When veterinarians discuss diabetes in pets, it is mainly in reference to diabetes mellitus (referred to in this blog as diabetes).  Diabetes insipidus does occur in dogs and cats but is rare. The clinical signs of this disease are different and will not be discussed in this blog.
 Diabetes is typically diagnosed at approximately 7-9 years old (cats may be 9-11 years old), and it is more frequent in female dogs and male cats. The most common complaint from owners of pets when diabetes may be suspected is an increase in water intake (polydypsia) and increase in urination (polyuria), sometimes to astounding amounts.  An increase in appetite may also be noted (polyphagia) with concurrent weight loss. With more progressed or severe disease, extreme lethargy or a decrease in appetite, abnormal gait in the hind limbs in cats, or the development of cataracts in dogs can occur. A serious progression of diabetes, known as diabetic ketoacidosis (DKA), may occur if left untreated. 
            Diagnosis is based on several criteria.  First, appropriate clinical signs must be present. Second, blood work is used to confirm the presence of high blood glucose (hyperglycemia), as well as elevated liver values and cholesterol.  A positive glucose on a urine sample is confirmation of diabetes mellitus.  In cats, high blood glucose can occur without the presence of glucose in the urine due to stress; this does not indicate the presence of diabetes. Additional diagnostics, such as abdominal ultrasounds, additional blood work, or radiographs may be warranted to rule-out additional underlying diseases, especially if DKA is present.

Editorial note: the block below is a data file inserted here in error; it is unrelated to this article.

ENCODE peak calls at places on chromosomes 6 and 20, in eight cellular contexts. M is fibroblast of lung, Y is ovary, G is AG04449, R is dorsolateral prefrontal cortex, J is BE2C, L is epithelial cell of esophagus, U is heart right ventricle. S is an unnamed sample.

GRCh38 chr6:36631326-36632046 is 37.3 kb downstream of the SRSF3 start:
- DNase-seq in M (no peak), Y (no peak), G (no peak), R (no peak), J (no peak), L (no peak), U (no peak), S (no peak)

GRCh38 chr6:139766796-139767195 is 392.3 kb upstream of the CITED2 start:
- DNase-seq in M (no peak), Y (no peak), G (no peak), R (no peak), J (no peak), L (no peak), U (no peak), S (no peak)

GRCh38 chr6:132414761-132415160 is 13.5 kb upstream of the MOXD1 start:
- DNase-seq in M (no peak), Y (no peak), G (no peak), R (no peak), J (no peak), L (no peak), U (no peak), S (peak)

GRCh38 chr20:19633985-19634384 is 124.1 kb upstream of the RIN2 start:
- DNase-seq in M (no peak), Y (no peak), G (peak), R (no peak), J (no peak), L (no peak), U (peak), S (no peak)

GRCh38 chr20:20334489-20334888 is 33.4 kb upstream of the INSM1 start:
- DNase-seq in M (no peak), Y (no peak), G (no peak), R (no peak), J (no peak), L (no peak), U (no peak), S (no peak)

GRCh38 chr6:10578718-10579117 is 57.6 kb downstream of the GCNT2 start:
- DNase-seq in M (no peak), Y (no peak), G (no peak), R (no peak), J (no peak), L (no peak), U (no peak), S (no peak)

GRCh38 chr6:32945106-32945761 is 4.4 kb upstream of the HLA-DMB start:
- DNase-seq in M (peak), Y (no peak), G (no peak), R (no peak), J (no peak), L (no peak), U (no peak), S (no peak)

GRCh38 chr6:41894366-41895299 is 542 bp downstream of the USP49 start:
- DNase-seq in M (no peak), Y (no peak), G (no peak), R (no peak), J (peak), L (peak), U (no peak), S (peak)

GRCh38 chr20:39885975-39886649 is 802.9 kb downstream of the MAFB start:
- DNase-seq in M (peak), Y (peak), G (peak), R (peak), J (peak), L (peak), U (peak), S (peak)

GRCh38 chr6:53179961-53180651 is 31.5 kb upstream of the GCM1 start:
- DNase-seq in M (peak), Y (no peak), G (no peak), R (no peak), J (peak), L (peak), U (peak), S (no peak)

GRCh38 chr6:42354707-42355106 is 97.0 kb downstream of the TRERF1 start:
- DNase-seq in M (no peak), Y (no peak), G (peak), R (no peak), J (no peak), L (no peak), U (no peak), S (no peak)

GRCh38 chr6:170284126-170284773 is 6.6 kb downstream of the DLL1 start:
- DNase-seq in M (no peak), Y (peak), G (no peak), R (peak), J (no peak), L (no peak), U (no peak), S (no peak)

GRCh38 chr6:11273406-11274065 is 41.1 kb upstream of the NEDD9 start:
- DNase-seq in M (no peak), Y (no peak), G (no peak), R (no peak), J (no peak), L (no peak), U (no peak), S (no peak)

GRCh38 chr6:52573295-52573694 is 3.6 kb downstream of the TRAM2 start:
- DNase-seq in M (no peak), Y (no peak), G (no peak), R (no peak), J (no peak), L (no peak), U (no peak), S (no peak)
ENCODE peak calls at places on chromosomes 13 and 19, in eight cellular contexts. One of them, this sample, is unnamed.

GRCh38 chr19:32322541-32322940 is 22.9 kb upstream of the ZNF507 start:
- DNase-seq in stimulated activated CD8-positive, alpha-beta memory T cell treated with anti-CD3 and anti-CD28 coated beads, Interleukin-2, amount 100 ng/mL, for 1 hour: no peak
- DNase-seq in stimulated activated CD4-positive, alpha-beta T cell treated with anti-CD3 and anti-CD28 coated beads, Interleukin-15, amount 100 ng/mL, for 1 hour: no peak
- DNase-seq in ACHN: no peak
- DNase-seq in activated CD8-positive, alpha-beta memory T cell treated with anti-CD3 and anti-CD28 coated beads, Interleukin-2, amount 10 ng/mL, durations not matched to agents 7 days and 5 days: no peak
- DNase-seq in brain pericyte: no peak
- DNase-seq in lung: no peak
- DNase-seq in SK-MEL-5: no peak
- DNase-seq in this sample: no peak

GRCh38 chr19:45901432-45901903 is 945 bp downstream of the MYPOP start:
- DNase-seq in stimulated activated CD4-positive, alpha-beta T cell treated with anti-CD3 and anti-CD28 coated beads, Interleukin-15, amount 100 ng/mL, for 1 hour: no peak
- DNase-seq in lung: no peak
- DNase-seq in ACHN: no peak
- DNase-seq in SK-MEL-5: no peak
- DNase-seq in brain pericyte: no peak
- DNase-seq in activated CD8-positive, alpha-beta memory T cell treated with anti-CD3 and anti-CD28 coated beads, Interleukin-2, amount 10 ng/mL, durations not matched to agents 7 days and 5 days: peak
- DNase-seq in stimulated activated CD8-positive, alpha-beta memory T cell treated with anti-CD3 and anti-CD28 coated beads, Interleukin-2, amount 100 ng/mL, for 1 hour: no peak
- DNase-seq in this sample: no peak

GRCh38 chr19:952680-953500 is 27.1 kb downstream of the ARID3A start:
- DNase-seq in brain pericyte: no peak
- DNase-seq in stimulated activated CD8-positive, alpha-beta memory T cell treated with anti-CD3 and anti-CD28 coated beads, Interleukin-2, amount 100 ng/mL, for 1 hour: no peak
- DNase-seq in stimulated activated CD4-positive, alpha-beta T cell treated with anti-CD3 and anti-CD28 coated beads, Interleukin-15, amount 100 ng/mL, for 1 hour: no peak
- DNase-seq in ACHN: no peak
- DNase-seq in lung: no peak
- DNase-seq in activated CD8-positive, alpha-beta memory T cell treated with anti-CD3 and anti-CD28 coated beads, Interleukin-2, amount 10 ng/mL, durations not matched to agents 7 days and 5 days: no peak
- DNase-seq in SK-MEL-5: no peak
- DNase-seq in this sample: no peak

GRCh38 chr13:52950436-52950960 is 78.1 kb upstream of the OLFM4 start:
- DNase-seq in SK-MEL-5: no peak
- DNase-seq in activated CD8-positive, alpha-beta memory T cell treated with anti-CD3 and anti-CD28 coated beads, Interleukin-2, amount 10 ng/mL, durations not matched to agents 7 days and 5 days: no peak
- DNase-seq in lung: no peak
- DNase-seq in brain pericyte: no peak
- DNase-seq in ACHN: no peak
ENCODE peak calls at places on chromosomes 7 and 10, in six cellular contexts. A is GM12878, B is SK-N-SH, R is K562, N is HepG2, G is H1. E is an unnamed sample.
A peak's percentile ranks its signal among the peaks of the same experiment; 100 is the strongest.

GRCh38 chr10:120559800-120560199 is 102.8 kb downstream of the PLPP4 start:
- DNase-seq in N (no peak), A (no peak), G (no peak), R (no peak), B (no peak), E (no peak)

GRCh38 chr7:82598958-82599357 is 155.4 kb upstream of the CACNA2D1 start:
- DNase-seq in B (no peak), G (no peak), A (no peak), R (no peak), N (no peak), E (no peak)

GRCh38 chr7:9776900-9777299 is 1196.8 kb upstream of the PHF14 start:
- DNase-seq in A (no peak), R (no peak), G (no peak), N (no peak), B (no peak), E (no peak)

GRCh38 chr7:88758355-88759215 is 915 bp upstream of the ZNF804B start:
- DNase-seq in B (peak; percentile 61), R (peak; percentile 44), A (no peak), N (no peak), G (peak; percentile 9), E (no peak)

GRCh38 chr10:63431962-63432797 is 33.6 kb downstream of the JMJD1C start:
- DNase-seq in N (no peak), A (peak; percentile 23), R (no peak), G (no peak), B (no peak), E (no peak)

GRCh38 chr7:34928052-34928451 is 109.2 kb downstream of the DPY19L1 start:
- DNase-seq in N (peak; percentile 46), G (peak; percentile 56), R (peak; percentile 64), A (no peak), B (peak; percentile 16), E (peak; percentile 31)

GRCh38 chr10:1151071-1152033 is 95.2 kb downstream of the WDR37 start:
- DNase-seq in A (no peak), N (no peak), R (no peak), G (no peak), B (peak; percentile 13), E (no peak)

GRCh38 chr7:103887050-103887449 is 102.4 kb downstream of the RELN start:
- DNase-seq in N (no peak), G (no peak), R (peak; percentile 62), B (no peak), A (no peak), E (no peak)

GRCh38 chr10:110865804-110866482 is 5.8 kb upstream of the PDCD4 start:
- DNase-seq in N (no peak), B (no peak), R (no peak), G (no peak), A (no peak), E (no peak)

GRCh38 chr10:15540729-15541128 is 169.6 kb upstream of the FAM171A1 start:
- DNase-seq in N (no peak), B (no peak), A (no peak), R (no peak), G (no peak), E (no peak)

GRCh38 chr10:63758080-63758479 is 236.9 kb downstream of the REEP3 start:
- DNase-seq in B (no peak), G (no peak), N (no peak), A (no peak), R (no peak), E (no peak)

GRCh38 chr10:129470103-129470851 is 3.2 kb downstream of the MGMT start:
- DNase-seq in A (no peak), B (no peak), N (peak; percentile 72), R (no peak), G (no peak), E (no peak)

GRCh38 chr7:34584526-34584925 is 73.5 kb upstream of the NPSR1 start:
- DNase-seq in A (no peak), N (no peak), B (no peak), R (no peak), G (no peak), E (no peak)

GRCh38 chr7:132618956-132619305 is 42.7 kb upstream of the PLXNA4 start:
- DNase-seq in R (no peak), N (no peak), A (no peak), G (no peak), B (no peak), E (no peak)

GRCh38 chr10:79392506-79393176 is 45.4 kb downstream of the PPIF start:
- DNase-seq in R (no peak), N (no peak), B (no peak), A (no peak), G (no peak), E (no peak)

Treatment may be short-term or long-term.  If DKA is present, short-term treatment may include hospitalization, intravenous fluids, insulin therapy, and additional supportive care as indicated.  Long-term treatment with insulin is aimed at lowering and managing blood glucose.  As insulin treatment continues and blood glucose stabilizes, the owner should notice a decrease in water intake and urination to “normal.”  Frequent blood glucose monitoring is necessary, typically through blood work, to ensure the insulin dose is adequate.  Once on insulin dogs remain insulin-dependent for life; however, some cats can become non-insulin dependent.  A diet change to a prescription diet may be recommended.  It is important to work closely with the veterinarian to ensure your pet’s disease is adequately controlled. 
            Not all pets will develop diabetes, but there are risk factors that may increase the probability of this occurring.  Obesity is often the most prominent risk factor.  Additional factors can include recurring or chronic pancreatitis, Cushing’s disease (hyperadrenocorticism), or chronic use of insulin-antagonistic drugs (such as glucocorticoids, progestagens). 
            If you are concerned that your pet may be exhibiting clinical signs related to diabetes, or would like to discuss if your pet may be at risk for future development, please contact your veterinarian to schedule an appointment.